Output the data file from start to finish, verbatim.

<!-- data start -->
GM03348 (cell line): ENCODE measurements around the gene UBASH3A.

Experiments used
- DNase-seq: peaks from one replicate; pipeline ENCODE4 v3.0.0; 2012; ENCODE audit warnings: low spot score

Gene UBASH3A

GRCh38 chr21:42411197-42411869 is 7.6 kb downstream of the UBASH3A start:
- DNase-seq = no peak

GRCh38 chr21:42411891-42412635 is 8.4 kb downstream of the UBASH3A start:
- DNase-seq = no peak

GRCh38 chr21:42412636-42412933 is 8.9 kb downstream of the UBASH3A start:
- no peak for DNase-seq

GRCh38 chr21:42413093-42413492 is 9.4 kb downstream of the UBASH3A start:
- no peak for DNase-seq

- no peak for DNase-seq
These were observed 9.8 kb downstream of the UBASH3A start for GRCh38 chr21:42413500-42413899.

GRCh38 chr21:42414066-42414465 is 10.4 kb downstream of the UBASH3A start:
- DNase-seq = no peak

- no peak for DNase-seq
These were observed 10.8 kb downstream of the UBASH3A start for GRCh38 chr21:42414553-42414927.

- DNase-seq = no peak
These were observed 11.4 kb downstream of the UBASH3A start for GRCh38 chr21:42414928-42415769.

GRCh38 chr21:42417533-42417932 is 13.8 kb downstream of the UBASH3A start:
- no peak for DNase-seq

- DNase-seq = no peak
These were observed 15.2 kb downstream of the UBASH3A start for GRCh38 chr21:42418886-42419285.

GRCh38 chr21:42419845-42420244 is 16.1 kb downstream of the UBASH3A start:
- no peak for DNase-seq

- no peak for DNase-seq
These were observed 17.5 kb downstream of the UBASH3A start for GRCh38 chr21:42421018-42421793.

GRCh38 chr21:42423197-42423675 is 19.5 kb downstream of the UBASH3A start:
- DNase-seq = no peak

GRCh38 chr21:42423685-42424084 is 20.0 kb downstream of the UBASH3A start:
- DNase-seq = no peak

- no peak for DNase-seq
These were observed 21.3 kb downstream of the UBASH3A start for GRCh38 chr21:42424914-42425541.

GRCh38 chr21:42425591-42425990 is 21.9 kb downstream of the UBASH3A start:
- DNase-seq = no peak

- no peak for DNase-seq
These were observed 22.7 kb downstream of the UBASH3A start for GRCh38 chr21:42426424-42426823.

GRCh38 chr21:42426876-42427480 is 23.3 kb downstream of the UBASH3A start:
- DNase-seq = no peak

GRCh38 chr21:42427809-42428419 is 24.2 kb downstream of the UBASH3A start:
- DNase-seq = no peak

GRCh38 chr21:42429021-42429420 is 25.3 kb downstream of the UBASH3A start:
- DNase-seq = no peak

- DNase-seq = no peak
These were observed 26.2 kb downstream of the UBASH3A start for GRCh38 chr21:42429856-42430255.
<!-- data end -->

GM03348 (cell line): ENCODE measurements around the gene UBASH3A.

Experiments used
- DNase-seq: peaks from one replicate; pipeline ENCODE4 v3.0.0; 2012; ENCODE audit warnings: low spot score

Gene UBASH3A

GRCh38 chr21:42411197-42411869 is 7.6 kb downstream of the UBASH3A start:
- DNase-seq = no peak

GRCh38 chr21:42411891-42412635 is 8.4 kb downstream of the UBASH3A start:
- DNase-seq = no peak

GRCh38 chr21:42412636-42412933 is 8.9 kb downstream of the UBASH3A start:
- no peak for DNase-seq

GRCh38 chr21:42413093-42413492 is 9.4 kb downstream of the UBASH3A start:
- no peak for DNase-seq

- no peak for DNase-seq
These were observed 9.8 kb downstream of the UBASH3A start for GRCh38 chr21:42413500-42413899.

GRCh38 chr21:42414066-42414465 is 10.4 kb downstream of the UBASH3A start:
- DNase-seq = no peak

- no peak for DNase-seq
These were observed 10.8 kb downstream of the UBASH3A start for GRCh38 chr21:42414553-42414927.

- DNase-seq = no peak
These were observed 11.4 kb downstream of the UBASH3A start for GRCh38 chr21:42414928-42415769.

GRCh38 chr21:42417533-42417932 is 13.8 kb downstream of the UBASH3A start:
- no peak for DNase-seq

- DNase-seq = no peak
These were observed 15.2 kb downstream of the UBASH3A start for GRCh38 chr21:42418886-42419285.

GRCh38 chr21:42419845-42420244 is 16.1 kb downstream of the UBASH3A start:
- no peak for DNase-seq

- no peak for DNase-seq
These were observed 17.5 kb downstream of the UBASH3A start for GRCh38 chr21:42421018-42421793.

GRCh38 chr21:42423197-42423675 is 19.5 kb downstream of the UBASH3A start:
- DNase-seq = no peak

GRCh38 chr21:42423685-42424084 is 20.0 kb downstream of the UBASH3A start:
- DNase-seq = no peak

- no peak for DNase-seq
These were observed 21.3 kb downstream of the UBASH3A start for GRCh38 chr21:42424914-42425541.

GRCh38 chr21:42425591-42425990 is 21.9 kb downstream of the UBASH3A start:
- DNase-seq = no peak

- no peak for DNase-seq
These were observed 22.7 kb downstream of the UBASH3A start for GRCh38 chr21:42426424-42426823.

GRCh38 chr21:42426876-42427480 is 23.3 kb downstream of the UBASH3A start:
- DNase-seq = no peak

GRCh38 chr21:42427809-42428419 is 24.2 kb downstream of the UBASH3A start:
- DNase-seq = no peak

GRCh38 chr21:42429021-42429420 is 25.3 kb downstream of the UBASH3A start:
- DNase-seq = no peak

- DNase-seq = no peak
These were observed 26.2 kb downstream of the UBASH3A start for GRCh38 chr21:42429856-42430255.